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Kid Sister

Ultraviolet

(Downtown; US: 17 Nov 2009; UK: N/A)

After much delay, this Kanye-approved female MC finally drops her debut LP

Will the next, real Female MC please stand up? Where is Missy Elliot these days? Somebody tell Lauryn Hill to stop pushing out babies in the name of Jah. Why is Lil Kim on Dancing With the Stars and not holed up in a studio? Somebody get Eve off of Dr. Dre’s Aftermath label so she can actually record an album again.


The trials and tribulations of female rappers. Unless they’re being styled by the hottest designer and recording sappy, generic R&B tunes, the female rapper seems destined to end up completely out of the spotlight by album number two or three. Sure, there have been a few exceptions but even the stardom lifespan of these elite few seems to suddenly wane by the big 3-0. So who is the next female MC that will step up with swagger and style to the microphone and attempt to break this curse? There is no doubt that the rap world desperately needs it.


It is with such expectations and hope I approach the highly anticipated, Kid Sister debut Ultraviolet. After dropping the single “Pro Nails” with about as big as a special guest as you can get in Kanye West, Kid Sister seemed destined for the charts as a swaggering female MC star. Then came the delay of the album release. And more and more delays. Then five tracks were dropped and new producers came on. Then the album got a new title. Now, after three years of waiting, we finally get her first LP which leads me to a question that I must emphasize with capital letters: “THREE YEARS FOR THIS???”


No, Kid Sister will not find herself the challis-carrying queen of female rappers anytime soon. Instead, the majority of Ultraviolet finds itself in company of the Sparks-drinking, scenester-approved new genre of “party-rap” that is loosely made up but not limited to the likes of such producers, as A-Trak and Xxxchange. Not surprisingly, these guys are found all over Ultraviolet and as a result, we receive what can be expected: sassy, sex-positive rap over beats sautéed in a blend of old school hip-hop and minimal electro. As usual, this makes for a good time—if you happen to find yourself under the influence in the middle of a sweat-drenched dance floor on a Saturday night. If you aren’t in this situation, then your affection for this genre of rap might be the line between whether you are hip or taking one-step closer to becoming like your parents.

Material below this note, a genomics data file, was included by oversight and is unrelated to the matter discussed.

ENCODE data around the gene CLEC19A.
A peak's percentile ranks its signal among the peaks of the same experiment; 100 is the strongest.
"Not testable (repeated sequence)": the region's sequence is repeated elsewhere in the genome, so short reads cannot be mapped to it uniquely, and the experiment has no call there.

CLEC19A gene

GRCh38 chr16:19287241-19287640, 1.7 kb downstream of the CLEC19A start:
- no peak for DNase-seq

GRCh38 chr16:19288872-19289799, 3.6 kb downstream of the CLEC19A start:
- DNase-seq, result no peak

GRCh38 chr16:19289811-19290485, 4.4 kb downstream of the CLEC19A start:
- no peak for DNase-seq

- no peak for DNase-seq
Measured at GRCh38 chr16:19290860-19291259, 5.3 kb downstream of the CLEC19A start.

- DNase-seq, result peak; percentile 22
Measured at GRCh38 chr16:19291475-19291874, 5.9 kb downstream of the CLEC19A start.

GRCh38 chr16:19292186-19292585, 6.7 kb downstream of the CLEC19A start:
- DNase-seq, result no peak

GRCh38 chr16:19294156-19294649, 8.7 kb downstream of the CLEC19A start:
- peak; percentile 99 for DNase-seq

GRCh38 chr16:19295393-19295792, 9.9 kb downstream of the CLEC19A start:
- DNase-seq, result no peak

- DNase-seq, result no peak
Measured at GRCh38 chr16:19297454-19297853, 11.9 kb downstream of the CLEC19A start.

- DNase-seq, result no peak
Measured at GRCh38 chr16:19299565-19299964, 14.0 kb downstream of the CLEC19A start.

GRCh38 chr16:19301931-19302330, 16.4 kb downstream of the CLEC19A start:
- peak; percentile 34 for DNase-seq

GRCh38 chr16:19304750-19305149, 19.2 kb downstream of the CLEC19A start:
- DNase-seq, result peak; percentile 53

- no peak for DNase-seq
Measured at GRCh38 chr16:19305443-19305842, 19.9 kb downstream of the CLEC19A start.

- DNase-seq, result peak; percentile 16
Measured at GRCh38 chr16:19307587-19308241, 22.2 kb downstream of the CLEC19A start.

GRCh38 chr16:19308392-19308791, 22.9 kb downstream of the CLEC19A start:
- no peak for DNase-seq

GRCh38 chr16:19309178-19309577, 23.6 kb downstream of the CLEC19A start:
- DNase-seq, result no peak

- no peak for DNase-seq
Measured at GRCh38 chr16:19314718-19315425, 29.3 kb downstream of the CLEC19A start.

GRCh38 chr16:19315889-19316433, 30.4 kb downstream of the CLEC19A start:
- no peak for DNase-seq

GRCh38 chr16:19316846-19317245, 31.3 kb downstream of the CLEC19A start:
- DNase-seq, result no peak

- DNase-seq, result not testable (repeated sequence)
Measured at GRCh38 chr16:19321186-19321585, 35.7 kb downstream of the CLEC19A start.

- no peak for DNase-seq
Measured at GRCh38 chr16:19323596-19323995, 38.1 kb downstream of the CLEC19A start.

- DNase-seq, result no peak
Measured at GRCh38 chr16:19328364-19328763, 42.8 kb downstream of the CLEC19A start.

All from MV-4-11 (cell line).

That being said, Ultraviolet is lacking severely even for that Downtown Records brand of house-party hip-hop. Unlike similar contemporaries Amanda Blank, Spank Rock or even the not so far-off Santigold or Gnarles Barkley, Kid Sister’s debut is utterly lacking in catchy hooks, fun-filled call and responses, or even those unspeakable dirty lyrics that you would never repeat to mother. Instead, the majority of the album plays out like a bunch of throwaway b-side beats over dull, unoriginal rhymes despite Kid Sister’s tight flow. It’s hard to tell if this is a by-product of a limited genre or specific to Ultraviolet. Where an album like Spank Rock’s YoYoYoYoYo once sounded strangely fresh and ridiculously danceable, Kid Sister’s latest contribution to rap for hipsters-who-like-to-dance sounds unimaginative as if all those involved were following a written script on how to make the kids shake their butts and go crazy. Yeah, we get it—give us something new.


Then again, maybe I’m just not giving Kid Sister the chance she deserves. Or maybe I’m just not in the right setting or frame of mind. Music like this works best experienced when there is very little thought involved. And since, Kid Sister and company are going to use all the same tricks as if I am going to fall for them like a mindless consumer, then maybe I should stop writing this and respond like one. Here, let me cease examining this record and just f-e-e-l it. I’m going to go get high and spend some time at the club with it.


Two hours later…


OKAY! What the hell was I thinking?? Kid Sister’s debut is so barf! Oh “barf”? Yeah, that’s what Rihanna says when she really likes something. But yeah, Kid Sister is the most swaggeringly sassy female MC out there. Oh and check this out: right at that moment Kid Sister’s “Let me Bang (2009)” came on at this club, this girl was all getting close to me to the beat and we just started grinding all kinds on the floor. To top it off, this girl knew like all the lyrics! At one point she moved in real close and was totally rapping the words to my face. All I remember was a line or two but it so creative! The line went: “Call me, call me bootleg/I flip on Kool-Aid/I’m pushing that Hoopty but I’m stackin’ that Loucha.”


Genius. Kid Sister is so rad because she is really just like all of us. She wants to party, make money and have fun! Who doesn’t, right? Watch out rap world, there’s a new female MC in town and she’s so barf!

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